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The importance of shape

Here’s the million dollar question for most surfers: How do I get the perfect surfboard? Or is it, how do I get the perfect surfboard for a particular wave? 

While the shape of one’s surfboard can make a world of a difference on a wave, so does the wave itself. Take Trestles for example. You can surf your favorite short board at a reef break in Hawaii, then surf Trestles on the same board and find that you can’t surf at all. Some waves (like Lowers) you may want a wider, shorter, squatter board. It is a much slower wave with plenty of open face, which is one of the reasons it’s one of surfing’s most progressive waves.

At this year’s 2012 Nike Lowers Pro, many surfers had some sophisticated surfboards.  “I think it’s really important to know about what you’re riding, that helps. But I also think the shaper knows more than you do, and it’s their job to know what they’re making, so it’s kind of a mixture of both,” says professional surfer Nat Young. It is evident when a surfer is on a magic board. When surfer and his board are in sync, it looks effortless. But when a the board is wrong for the surfer, it can hinder the performance of a free surf or the results in a contest.

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Most professional surfers can average over 150 surfboards in one year from board sponsors. For the rest of us, that jaw-dropping amount is closer to two or maybe three surfboards per year if we are lucky. With a sluggish economy and rising prices for cloth, resin, blanks, epoxy, and other glassing material, the price of a surfboard has drastically increased. In 2005, the average price of a 6ft epoxy surfboard was $525.00. That same board now can be easily sold at surfboard shops for over $625.00.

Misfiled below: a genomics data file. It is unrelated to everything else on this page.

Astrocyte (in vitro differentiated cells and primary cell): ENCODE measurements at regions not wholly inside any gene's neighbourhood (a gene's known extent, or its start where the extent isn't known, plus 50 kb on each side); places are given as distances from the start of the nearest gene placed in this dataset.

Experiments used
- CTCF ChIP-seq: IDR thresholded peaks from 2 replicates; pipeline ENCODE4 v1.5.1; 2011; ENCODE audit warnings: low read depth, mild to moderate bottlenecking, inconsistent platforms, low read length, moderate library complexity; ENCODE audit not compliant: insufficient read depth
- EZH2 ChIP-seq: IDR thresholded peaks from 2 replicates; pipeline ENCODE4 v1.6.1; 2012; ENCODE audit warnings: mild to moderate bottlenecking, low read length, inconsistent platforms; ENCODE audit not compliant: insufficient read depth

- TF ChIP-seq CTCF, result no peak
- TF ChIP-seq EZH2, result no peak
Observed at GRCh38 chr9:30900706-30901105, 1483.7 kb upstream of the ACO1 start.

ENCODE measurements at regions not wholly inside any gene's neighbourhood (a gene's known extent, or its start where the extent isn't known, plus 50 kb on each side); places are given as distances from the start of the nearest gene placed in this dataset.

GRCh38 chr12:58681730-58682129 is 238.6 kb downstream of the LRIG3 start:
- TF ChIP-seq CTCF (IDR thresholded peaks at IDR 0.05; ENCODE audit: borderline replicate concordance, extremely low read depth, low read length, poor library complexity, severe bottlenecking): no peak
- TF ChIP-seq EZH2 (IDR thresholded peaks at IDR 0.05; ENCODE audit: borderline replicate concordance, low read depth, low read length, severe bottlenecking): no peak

Labor costs for sanding, glassing, and other workmanship vary from shaper to shaper, so it is important to do your own research. As a consumer and a surfer, you might want to start with your friends. Ask them if you can exchange boards for a surf session and try their board out on a wave or two and see how you like it. Second, go to your local surf shop and price some of the boards that are out in the showroom. Shop around at least at two or three shops to get a good average cost of a surfboard. Most professional shapers get their name out on the market by shaping quality boards for surfers that rip. Sometimes these boards don’t quite make it to contest and only get ridden a few times. Many times you can find a quality used surfboard if you ask for help from a board specialist. You may also know a shaper. A custom hand crafted surfboard can also be very beneficial to stepping up your game.

Just like professional surfers, the only way you can really find the best board for you is trial and error. You may find that you like the concave on one board, the rocker on the other, the tail of another. It may be good idea to keep record of your surf boards with pictures, dimensions, what you liked about it, what surf it was good or bad in, and where you surfed during those times. Who knows, a combination of your favorite surfboards may be what’s missing in your quiver for you to lay it on rail!

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